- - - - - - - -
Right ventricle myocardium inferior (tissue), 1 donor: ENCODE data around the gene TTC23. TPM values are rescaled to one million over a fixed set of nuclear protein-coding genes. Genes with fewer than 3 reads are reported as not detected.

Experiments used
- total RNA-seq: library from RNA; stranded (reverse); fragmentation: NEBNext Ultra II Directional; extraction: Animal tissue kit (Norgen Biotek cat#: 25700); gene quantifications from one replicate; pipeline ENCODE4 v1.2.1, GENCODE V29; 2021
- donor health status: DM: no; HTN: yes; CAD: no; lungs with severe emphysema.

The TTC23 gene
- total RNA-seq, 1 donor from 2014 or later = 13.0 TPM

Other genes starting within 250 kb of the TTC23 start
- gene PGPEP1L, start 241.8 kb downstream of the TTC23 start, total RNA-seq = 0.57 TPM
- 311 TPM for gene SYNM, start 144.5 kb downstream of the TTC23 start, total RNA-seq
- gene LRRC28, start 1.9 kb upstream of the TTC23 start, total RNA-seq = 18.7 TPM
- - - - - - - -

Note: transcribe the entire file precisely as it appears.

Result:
Right ventricle myocardium inferior (tissue), 1 donor: ENCODE data around the gene TTC23. TPM values are rescaled to one million over a fixed set of nuclear protein-coding genes. Genes with fewer than 3 reads are reported as not detected.

Experiments used
- total RNA-seq: library from RNA; stranded (reverse); fragmentation: NEBNext Ultra II Directional; extraction: Animal tissue kit (Norgen Biotek cat#: 25700); gene quantifications from one replicate; pipeline ENCODE4 v1.2.1, GENCODE V29; 2021
- donor health status: DM: no; HTN: yes; CAD: no; lungs with severe emphysema.

The TTC23 gene
- total RNA-seq, 1 donor from 2014 or later = 13.0 TPM

Other genes starting within 250 kb of the TTC23 start
- gene PGPEP1L, start 241.8 kb downstream of the TTC23 start, total RNA-seq = 0.57 TPM
- 311 TPM for gene SYNM, start 144.5 kb downstream of the TTC23 start, total RNA-seq
- gene LRRC28, start 1.9 kb upstream of the TTC23 start, total RNA-seq = 18.7 TPM